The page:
Water purification

Discussion in 'Survival & Sustenance Living Forum' started by kylie, May 6, 2007.

  1. kylie

    kylie Guest

    What do you all keep on hand in case you need to purify water?

    I've seen pills, small filter bottles, etc. Not sure what to buy to keep handy.
  2. Splatter

    Splatter New Member

    depends what you want to use it for. Distilation is absolutely the safest method; but it requires a lot of energy. Regular chlorine clothes bleach works about as well as anything. For filters, a standard reverse osmosis unit that goes under your sink (which normally includes a couple of particulate filters and an activated charcoal filter as well as the RO unit) are very effective.
    For 'bug-out/camping use my gf has one of those Katadyn pocket filter units that you have to pump. But for best safety the filtered water still needs to be boiled or chemically treated.

  3. Pointman

    Pointman New Member

    Katadyn are meant to be good - waiting to get my hands on one at the moment!

    Otherwise, if you're on the move and don't have the time for collection methods, I use a droplet style purifier called HADEX. Works well.
  4. kilogulf59

    kilogulf59 New Member

    I hope this will be of some assistance....

    How to use Clorox Bleach for: Emergency Water Purification
    The following is the text from a full page ad by Clorox
    Boiling Is Best
    Short of using a very high-quality water filter, this is the most reliable method for killing microbes and parasites. Bring water to a rolling boil and keep it simmering for at least several minutes. Add one minute of boiling to the initial 10 minutes for every 1,000 feet above sea level. Cover the pot to shorten boiling time and conserve fuel.

    Liquid Clorox Bleach
    In an emergency, think of this (one gallon of Regular Clorox Bleach) as 3,800 gallons of drinking water.

    When the tap water stops flowing, Regular Clorox Bleach isn't just a laundry-aid, it's a lifesaver. Use it to purify water, and you'll have something to drink.

    It's the same in any natural disaster. As the shock wears off and the days wear on, the biggest demand is for drinking water. Time after time, relief crews hand out free Clorox Bleach with simple instructions: use it to kill bacteria in your water and you'll have purified water to drink. Here's how: (Store these directions with your emergency bottle of Clorox Bleach.)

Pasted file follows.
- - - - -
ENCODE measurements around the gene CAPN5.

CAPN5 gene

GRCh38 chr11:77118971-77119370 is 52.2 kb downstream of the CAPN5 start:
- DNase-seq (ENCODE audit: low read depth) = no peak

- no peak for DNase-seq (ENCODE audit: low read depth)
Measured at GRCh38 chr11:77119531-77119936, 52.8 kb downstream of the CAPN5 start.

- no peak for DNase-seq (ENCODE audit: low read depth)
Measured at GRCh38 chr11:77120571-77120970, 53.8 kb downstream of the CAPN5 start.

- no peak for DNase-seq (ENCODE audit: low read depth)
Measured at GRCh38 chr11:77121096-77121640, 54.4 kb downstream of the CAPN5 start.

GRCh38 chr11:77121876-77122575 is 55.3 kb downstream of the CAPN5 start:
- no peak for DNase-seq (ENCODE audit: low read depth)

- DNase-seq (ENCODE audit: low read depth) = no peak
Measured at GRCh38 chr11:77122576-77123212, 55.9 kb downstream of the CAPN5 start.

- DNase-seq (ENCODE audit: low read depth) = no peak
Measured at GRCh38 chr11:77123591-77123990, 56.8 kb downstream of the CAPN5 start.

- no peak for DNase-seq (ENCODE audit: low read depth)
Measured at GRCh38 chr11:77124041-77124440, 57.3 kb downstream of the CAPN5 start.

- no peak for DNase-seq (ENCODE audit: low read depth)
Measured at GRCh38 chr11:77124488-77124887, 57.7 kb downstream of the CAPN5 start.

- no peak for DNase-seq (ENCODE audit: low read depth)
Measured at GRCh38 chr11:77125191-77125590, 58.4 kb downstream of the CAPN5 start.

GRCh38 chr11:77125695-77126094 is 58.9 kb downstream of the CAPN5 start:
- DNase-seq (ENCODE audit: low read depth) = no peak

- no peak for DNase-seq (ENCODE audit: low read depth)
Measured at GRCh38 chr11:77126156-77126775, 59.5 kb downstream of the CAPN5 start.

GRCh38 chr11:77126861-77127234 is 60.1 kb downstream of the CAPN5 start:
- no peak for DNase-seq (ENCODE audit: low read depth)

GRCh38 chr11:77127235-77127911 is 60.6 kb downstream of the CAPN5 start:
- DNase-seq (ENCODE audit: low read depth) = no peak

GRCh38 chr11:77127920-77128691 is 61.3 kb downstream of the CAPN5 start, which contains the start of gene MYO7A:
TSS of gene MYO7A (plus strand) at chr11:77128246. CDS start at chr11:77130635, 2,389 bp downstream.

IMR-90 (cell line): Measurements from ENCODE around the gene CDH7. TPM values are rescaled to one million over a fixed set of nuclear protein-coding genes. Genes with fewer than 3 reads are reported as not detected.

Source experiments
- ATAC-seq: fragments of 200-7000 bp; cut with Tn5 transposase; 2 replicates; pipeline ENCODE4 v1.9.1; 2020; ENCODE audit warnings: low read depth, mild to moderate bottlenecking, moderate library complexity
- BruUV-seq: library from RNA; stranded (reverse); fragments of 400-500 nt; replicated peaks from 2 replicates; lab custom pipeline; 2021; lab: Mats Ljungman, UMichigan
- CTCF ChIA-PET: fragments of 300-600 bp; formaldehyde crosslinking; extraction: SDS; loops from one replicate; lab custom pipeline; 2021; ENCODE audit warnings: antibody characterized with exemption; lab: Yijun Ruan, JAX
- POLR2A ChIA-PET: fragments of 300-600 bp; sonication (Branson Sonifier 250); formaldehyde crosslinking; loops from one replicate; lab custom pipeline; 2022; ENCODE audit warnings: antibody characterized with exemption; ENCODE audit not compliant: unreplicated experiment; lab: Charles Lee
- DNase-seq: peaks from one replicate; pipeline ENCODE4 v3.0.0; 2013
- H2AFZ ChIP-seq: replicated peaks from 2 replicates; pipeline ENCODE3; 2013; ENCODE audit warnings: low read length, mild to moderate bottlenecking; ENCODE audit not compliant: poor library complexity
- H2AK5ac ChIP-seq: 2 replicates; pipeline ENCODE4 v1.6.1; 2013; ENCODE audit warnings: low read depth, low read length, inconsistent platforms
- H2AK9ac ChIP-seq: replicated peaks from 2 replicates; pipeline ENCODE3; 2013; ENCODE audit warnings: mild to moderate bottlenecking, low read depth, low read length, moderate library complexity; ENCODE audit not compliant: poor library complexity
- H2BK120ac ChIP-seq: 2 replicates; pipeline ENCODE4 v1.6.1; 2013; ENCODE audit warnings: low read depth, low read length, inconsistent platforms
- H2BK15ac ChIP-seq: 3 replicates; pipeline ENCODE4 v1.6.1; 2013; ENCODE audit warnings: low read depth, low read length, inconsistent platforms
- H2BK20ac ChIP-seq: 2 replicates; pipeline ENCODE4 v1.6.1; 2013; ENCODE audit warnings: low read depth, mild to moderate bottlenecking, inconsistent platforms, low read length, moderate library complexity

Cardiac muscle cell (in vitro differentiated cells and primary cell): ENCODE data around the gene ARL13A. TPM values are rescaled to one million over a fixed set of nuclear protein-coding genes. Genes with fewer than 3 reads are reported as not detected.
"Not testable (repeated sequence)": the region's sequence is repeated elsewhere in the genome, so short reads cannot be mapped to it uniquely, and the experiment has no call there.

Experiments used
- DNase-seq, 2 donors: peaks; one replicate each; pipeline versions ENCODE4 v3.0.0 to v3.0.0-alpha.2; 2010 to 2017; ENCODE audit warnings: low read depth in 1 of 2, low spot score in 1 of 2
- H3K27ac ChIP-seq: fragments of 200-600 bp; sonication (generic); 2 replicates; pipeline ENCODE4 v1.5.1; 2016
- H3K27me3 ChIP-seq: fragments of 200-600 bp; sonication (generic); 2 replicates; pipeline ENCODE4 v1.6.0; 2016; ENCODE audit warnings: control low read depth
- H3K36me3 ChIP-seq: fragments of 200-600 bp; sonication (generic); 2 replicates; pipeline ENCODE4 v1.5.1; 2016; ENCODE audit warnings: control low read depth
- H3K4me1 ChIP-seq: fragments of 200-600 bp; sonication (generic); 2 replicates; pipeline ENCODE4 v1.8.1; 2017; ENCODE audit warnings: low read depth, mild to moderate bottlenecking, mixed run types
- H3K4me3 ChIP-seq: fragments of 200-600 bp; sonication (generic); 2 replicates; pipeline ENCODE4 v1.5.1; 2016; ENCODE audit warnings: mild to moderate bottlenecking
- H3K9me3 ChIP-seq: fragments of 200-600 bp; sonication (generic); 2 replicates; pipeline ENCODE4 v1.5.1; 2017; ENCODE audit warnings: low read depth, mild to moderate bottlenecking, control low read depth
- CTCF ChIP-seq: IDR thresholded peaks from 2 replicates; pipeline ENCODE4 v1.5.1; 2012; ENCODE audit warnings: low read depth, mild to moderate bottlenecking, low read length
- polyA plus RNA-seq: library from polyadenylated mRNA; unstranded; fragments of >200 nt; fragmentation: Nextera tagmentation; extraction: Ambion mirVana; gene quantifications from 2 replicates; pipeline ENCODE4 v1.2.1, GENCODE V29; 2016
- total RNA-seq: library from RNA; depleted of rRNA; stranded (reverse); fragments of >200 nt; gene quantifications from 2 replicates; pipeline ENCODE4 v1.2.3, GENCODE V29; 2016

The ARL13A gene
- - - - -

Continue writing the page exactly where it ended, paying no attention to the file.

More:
First let water stand until particles settle. Pour the clear water into an uncontaminated container and add Regular Clorox Bleach per the chart.* Mix well. Wait 30 min. Water should have a slight bleach odor. If not, repeat dose. Wait 15 min. Sniff again. Keep an eyedropper taped to your emergency bottle of Clorox Bleach, since purifying small amounts of water requires only a few drops. See chart* suggestions for storage bottle replacement.

    Don't pour purified water into contaminated containers. To sanitize water jugs first, see instructions** at right.

    Without water and electricity, even everyday tasks are tough. In lieu of steaming hot water, sanitize dishes with a little Clorox Bleach. Just follow the directions below to keep dishes clean.

    Whether you use Clorox Bleach in an emergency or for everyday chores, it's always an environmentally sound choice. After its work is done, Clorox Bleach breaks down to little more than salt and water, which is good news anytime.

    *Ratio of Clorox Bleach to Water for Purification
    • 2 drops of Regular Clorox Bleach per quart of water
    • 8 drops of Regular Clorox Bleach per gallon of water
    • 1/2 teaspoon Regular Clorox Bleach per five gallons of water
    • If water is cloudy, double the recommended dosages of Clorox Bleach.
    • Only use Regular Clorox Bleach not Fresh Scent or Lemon Fresh.
    • To insure that Clorox Bleach is at its full strength, replace your storage bottle every three months.)
    **Clorox Bleach Sanitizing Solution
    Mix 1 tablespoon Regular Clorox Bleach with one gallon of water. Always wash and rinse items first, then let each item soak in Clorox Bleach Sanitizing Solution for 2 minutes. Drain and air dry.
  5. retro

    retro New Member

    Check out the "Big Berkey" water filtration system. They are by far one of the very best water purification systems available.